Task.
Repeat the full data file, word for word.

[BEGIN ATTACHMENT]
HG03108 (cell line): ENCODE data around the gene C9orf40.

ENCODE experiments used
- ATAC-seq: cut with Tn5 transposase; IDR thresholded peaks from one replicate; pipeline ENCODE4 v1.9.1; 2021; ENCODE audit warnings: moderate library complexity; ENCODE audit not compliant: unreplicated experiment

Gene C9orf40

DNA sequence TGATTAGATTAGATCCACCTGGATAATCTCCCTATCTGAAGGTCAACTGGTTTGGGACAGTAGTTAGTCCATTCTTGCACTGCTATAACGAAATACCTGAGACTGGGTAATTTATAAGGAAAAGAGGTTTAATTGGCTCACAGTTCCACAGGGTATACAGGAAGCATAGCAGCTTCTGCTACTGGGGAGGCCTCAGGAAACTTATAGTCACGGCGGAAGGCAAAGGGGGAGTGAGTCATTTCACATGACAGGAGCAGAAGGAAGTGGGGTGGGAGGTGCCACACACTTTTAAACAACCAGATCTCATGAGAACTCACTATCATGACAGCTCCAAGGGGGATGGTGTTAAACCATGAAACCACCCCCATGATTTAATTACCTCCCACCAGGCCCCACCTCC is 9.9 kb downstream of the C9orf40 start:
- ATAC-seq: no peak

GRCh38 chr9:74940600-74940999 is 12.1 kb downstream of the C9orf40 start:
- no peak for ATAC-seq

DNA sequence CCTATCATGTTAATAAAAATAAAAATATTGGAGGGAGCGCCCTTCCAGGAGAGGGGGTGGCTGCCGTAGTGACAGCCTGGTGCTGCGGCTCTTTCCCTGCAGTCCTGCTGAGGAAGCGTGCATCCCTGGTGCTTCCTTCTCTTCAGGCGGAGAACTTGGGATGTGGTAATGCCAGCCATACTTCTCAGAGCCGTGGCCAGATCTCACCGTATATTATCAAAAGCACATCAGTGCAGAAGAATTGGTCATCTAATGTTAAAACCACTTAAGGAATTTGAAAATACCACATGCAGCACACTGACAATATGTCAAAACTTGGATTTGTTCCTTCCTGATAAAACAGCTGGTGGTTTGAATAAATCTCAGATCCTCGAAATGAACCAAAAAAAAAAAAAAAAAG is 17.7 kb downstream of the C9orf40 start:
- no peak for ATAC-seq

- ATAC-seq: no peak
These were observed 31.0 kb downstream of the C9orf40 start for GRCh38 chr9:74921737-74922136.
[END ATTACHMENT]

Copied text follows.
HG03108 (cell line): ENCODE data around the gene C9orf40.

ENCODE experiments used
- ATAC-seq: cut with Tn5 transposase; IDR thresholded peaks from one replicate; pipeline ENCODE4 v1.9.1; 2021; ENCODE audit warnings: moderate library complexity; ENCODE audit not compliant: unreplicated experiment

Gene C9orf40

DNA sequence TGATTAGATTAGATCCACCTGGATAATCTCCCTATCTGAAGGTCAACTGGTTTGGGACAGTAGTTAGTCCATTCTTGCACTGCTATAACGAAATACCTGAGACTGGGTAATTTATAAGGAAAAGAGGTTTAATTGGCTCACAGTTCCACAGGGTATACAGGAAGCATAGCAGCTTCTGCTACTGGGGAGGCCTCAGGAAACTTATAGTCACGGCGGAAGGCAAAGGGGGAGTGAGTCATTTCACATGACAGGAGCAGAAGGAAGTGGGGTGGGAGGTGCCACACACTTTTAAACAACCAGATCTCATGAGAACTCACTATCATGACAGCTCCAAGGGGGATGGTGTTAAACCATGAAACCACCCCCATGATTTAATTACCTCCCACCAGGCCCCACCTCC is 9.9 kb downstream of the C9orf40 start:
- ATAC-seq: no peak

GRCh38 chr9:74940600-74940999 is 12.1 kb downstream of the C9orf40 start:
- no peak for ATAC-seq

DNA sequence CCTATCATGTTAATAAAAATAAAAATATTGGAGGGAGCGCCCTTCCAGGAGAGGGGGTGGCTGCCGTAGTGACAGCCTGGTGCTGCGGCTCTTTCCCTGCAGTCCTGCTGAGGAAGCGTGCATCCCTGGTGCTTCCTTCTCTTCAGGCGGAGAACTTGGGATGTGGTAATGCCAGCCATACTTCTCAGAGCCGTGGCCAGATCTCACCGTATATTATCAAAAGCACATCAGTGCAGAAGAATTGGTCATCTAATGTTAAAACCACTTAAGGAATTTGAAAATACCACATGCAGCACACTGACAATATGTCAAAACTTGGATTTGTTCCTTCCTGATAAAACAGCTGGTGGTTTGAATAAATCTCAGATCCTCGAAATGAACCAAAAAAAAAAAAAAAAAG is 17.7 kb downstream of the C9orf40 start:
- no peak for ATAC-seq

- ATAC-seq: no peak
These were observed 31.0 kb downstream of the C9orf40 start for GRCh38 chr9:74921737-74922136.